1.d4 d5 2.Nf3 Nf6 3.e3 e6 4.Nbd2 c5 5.c3 The Colle Opening named after the Belgian player Edgard Colle (1897-1932) who only a few years before the present game produced a string of brilliant wins with this opening.
5...Nc6 Black may also play Nbd7 in conjuntion with Be7, as in the main game, or play instead Bd6.
6.Bd3 Be7 [Another variation is 6...Bd6 7.0-0 0-0 but if White plays now 8.dxc5 Bxc5 makes whether Be7 or Bd6 has been played irrelevant. Now White may play in the centre with 9.e4 (or produce a position which is a Meran variation of the Semi-Slav with an extra tempo by 9.b4 Bd6 10.Bb2 ) 9...Qc7 10.Qe2 ]
7.0-0 0-0 8.Re1 [8.Qe2 is another way of aiming for e4, or possibly transposing to the earlier note with dxc5.]
8...Bd7 Straightforward development of a piece which is actually a relatively rare, but playable, move in this position. Black more often fianchettoes this bishop via 8...b6, or keeps matters fluid with the queen move Qc7.
9.e4 This this is a typical move in the Colle, which can lead to a strong attack and even Bxh7+ sacrifices, in particular if White is allowed to play e5. However, here its a little early, and Black obtains a comfortable opening with the following interesting scheme.
9...dxe4 10.Nxe4 cxd4 11.cxd4 Nb4 12.Bb1 Quite a typical idea in this opening retaining the potentially powerful attacking bishop even though the queens rook is shut in for some moves. Objectively though the opening has not gone that well for White so better was an effort to stabilise the game with [12.Ne5 despite allowing Black to exchange the sometimes explosive Bd3 hence much of the attacking potential of the Colle is lost.]
12...Nxe4 13.Rxe4 Bc6 14.Rg4 White seemed determined to try and attain an attacking formation with this very aggressive move. Black in turn stays calm and defends accurately over the next several moves utilising the pressure on the weak d4 pawn, and the fact the White rook is slighlty misplaced to restrain White's attack. [So 14.Re3 seems sounder, guarding the Nf3, even though Black can securely safeguard his position with 14...Bf6 15.Ne5 g6 ]
14...Bf6 Very solid defending g7 and applying pressure on d4. Another good line was the immediate [14...Bxf3 although play gets somewhat messy after 15.Qxf3 (or 15.gxf3 f5 16.Rg3 Nd5 17.Bh6 Bf6 and Black has a large positional advantage.) 15...f5 embarrassing the rook 16.a3 (if 16.Rg3 simply 16...Qxd4 ) 16...fxg4 17.Qe4 g6 18.axb4 ]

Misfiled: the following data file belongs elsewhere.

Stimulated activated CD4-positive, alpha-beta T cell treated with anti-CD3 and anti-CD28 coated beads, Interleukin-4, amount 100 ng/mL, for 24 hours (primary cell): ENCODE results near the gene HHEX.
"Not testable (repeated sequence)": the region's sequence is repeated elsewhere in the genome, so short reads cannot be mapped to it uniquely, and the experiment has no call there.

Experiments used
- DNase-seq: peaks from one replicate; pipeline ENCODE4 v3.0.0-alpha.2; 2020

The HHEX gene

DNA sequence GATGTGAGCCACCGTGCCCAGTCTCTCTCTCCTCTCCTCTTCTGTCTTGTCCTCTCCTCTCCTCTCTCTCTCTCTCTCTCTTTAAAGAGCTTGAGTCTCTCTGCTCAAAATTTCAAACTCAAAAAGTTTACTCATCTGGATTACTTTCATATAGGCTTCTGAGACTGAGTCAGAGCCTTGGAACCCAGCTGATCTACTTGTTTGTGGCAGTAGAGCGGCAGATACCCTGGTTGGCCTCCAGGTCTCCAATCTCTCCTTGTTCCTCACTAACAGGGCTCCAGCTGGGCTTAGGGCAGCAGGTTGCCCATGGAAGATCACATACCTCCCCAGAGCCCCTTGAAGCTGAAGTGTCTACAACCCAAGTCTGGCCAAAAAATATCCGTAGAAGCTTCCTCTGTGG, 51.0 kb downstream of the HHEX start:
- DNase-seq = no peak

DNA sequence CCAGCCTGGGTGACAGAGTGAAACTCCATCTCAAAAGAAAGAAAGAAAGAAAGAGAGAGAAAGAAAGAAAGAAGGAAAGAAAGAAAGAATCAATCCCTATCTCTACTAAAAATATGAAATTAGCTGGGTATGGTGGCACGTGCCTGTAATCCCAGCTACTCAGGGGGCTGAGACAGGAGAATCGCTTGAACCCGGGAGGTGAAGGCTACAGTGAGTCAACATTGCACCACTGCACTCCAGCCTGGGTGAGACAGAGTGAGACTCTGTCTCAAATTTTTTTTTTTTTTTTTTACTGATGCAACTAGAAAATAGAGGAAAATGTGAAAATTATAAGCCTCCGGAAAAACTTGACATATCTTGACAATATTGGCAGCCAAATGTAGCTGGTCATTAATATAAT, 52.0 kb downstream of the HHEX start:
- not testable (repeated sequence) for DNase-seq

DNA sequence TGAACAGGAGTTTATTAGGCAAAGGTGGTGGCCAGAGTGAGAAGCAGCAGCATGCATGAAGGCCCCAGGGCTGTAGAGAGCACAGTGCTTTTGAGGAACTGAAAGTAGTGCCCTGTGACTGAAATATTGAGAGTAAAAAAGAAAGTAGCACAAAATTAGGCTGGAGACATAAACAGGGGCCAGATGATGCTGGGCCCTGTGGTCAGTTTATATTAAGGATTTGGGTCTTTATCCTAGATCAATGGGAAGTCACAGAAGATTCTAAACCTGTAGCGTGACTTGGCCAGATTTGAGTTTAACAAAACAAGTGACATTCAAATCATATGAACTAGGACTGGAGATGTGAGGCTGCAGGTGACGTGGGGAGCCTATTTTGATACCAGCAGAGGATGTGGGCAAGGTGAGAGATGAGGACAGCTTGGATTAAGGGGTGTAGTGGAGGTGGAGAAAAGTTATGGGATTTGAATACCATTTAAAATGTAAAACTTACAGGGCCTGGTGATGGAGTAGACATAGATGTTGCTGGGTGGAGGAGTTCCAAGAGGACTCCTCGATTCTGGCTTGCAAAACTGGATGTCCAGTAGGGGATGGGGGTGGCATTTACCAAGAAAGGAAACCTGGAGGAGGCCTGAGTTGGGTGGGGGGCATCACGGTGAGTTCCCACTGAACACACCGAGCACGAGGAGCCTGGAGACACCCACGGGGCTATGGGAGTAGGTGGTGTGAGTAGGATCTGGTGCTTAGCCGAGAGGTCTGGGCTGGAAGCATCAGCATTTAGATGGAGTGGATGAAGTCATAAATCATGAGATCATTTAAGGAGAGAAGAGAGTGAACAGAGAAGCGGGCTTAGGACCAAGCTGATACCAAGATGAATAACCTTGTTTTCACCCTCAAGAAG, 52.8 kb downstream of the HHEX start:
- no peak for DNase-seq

15.Bh6 Re8 Sidesteppng the pin so later White will need to worry about the possibility of gxh6.
16.Qd2? Attacking b4 with tempo and generating ideas such as Qxh6 if Black manges to play gxh6. The move misjudges the strength of Black's reply and White doesn't get any significant chances on the newly opened g-file. [White avoided the more natural attacking move 16.Ng5 possibly due to the exchange 16...Bxg5! when play may continue (In contrast to the variation given earlier 16...g6 now is a little risky due to White being able to continue to build up an attack with 17.h4 (or even the sacrificial 17.Nxh7! Kxh7 and now another bombshell seems good enough for at least a level game 18.Rxg6! fxg6 19.Qh5 Qe7 (19...Qd7 20.Qxg6+ Kh8 21.Qxf6+ Kg8 and White can bring the queen's rook into play with the devestating move 22.a4 followed by Ra3 and swining the rook to the kings-side.) 20.Qxg6+ (Not 20.Bxg6+ which loses to the retreat 20...Kg8 ending White's attack.) 20...Kh8 21.Qh5 Rad8 (or 21...Kg8 when 22.Qg6+ Kh8 23.Qh5 repeats.) 22.Bf8+ Kg8 23.Bxe7 Rxe7 with about equal material and chances for both players.) ) 17.Rxg5 g6 18.Qd2 Nd5 when Black's position is rock solid and he can then contemplate completion of development with Qb6 and Rad8 or c8 starting to pressure White.]